Arizona State University’s Crowdfunding Platform Aids Research

Arizona State University FoundationArizona State University’s new, official crowdfunding platform is helping faculty and student researchers find support for unique and socially beneficial studies.  Crowdfunding is a growing method to incubate ideas, capture feedback and generate support and ASU has launched their site with diverse campaigns.

Bully Blocker ASUBullyBlocker is the first of several ASU research projects kicking off crowdfunding campaigns this month. The campaigns are being managed by the ASU Foundation for a New American University. Several student ventures have already launched campaigns through the program. Now, the Office of Knowledge Enterprise Development (OKED) is managing a new effort for faculty research, kicking off a rolling pilot period in December through the new year.

BullyBlocker, a new tool being developed by ASU faculty and students, analyzes Facebook data for signs of cyber-bullying and alerts parents that it may be occurring.  The project was originally conceived by Yasin Silva, an assistant professor in ASU’s School of Mathematical and Natural Sciences, and Lisa Tsosie, an undergraduate studying applied computing in the school, which is part of the New College of Interdisciplinary Arts and Sciences. Tsosie earned a Google Women of Color Scholarship to present the project at this year’s Grace Hopper Celebration of Women in Computing.

New drugs for superbugs

Each year in the United States, at least 2 million people become infected with bacteria that are resistant to antibiotics. At least 23,000 people die each year as a direct result of these infections. As germs adapt to the drugs we use to fight them, such drug-resistant diseases are on the rise.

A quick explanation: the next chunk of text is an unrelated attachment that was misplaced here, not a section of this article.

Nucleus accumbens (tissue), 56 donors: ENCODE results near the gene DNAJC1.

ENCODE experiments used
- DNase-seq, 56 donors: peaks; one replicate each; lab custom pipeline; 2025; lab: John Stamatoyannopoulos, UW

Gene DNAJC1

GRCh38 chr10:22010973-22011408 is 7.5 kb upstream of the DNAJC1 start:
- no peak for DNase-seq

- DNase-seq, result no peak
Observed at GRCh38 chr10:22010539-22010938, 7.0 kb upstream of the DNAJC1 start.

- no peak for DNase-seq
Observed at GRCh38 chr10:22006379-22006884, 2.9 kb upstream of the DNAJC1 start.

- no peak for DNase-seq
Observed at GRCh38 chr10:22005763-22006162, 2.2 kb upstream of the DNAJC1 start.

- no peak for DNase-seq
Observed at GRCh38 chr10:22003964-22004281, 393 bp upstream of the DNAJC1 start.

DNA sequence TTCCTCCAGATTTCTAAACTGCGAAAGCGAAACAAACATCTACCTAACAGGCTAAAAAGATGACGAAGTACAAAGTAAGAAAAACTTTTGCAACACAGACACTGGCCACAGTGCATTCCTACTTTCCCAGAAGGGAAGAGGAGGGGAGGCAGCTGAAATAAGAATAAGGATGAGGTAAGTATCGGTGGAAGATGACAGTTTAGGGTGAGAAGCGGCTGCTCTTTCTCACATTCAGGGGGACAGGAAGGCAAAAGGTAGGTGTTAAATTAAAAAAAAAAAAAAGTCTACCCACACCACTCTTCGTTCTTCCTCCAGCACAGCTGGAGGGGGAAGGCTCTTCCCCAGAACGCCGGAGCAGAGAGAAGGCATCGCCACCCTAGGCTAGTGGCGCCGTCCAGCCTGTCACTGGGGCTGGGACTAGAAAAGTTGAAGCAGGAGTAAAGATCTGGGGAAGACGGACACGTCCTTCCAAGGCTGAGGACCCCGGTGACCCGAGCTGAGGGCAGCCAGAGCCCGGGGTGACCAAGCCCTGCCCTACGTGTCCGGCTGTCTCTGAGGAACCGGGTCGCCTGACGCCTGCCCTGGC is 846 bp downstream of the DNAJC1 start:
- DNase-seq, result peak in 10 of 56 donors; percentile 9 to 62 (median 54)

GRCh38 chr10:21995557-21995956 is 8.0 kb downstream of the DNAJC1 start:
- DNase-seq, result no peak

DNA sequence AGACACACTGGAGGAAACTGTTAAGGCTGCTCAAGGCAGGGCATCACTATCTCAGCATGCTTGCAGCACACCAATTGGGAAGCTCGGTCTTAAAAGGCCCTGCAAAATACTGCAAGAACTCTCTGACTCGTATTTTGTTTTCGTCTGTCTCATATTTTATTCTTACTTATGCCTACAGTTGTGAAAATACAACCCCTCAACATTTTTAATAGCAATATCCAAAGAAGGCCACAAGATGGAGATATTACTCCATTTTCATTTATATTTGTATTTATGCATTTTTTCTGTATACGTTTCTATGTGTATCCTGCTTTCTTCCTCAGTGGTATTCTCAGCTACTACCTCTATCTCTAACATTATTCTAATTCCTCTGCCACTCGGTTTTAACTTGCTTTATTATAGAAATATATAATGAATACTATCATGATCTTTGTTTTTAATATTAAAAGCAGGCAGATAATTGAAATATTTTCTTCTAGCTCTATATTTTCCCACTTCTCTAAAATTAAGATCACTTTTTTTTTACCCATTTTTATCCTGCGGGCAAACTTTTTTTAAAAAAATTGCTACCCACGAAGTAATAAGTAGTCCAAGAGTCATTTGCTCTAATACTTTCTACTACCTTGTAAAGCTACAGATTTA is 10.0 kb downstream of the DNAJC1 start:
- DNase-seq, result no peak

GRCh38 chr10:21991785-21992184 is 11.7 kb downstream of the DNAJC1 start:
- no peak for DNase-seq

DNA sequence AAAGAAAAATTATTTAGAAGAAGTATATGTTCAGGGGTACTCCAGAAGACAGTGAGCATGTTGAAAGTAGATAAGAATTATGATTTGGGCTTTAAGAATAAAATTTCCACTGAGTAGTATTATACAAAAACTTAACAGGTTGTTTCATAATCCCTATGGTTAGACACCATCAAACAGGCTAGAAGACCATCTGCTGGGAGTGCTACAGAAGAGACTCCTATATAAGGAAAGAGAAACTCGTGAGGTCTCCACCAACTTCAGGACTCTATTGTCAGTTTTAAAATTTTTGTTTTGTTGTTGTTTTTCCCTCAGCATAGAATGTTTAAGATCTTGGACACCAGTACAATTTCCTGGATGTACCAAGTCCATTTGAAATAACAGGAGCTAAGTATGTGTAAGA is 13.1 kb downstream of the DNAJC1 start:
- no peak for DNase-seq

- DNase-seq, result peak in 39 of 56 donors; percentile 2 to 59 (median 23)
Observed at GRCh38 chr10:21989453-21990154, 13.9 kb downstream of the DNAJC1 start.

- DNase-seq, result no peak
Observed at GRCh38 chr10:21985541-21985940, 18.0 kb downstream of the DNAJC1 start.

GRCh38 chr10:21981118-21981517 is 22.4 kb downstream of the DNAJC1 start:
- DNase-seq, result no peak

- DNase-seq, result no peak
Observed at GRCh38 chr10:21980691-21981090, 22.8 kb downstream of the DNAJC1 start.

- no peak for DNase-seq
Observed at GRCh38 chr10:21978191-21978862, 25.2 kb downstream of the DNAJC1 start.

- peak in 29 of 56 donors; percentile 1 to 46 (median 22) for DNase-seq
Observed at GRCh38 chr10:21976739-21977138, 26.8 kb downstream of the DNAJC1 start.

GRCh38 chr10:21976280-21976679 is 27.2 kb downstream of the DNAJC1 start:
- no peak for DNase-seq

Chris Diehnelt, an assistant research professor in the Biodesign Institute’s Center for Innovations in Medicine, is leading a campaign to raise funding to study new, potentially more-effective antibiotics and pharmaceutical responses to infections and diseases. This campaign will launch in late December.

Methicillin-resistant Staphylococcus aureus (MRSA) is one of the most widely-known antibiotic-resistant bacteria that affects people. It is particularly troublesome in hospitals and other health care facilities. ASU assistant research professor Chris Diehnelt is launching a crowdfunding campaign to support research into effective treatments for drug-resistant infections. Photo by: Janice Haney, Centers for Disease Control and Prevention

By running their campaigns through this program, researchers receive training on effective fundraising and coaching throughout the campaign, can use the ASU logo and branding, and can allow donors to claim their contributions as a charitable donation.

Imaging the future

Understanding how living creatures – including humans – function requires us to see what’s happening beneath the surface, often at a microscopic scale. In the past, this kind of research meant harming or even killing the subject being studied. A group of ASU undergraduate students is using cutting-edge imaging techniques to study novel or abnormal bones, muscles and other tissues without harming the subjects.

The students work in the lab of Lara Ferry, an associate professor in the School of Mathematical and Natural Sciences in the New College of Interdisciplinary Arts and Sciences. They have chosen to study tiny fish no bigger than a finger. Fish are vertebrates, like humans, but have a huge degree of diversity. Fishes can provide a lot of information about bones, joints and muscles. For example, they have more than 100 separate bones in their heads and dozens of mobile elements, as opposed to the one moving element – the jaw – in people.

The team uses microMRI (magnetic resonance imaging) and microCT (computed tomography) to visualize small structures beneath the skin on live specimens. This campaign will launch on December 20.

ASU’s crowdfunding platform is powered by the USEED platform.  Because contributions are made through the ASU Foundation, a nonprofit organization that supports ASU, donations may be considered charitable contributions.

 

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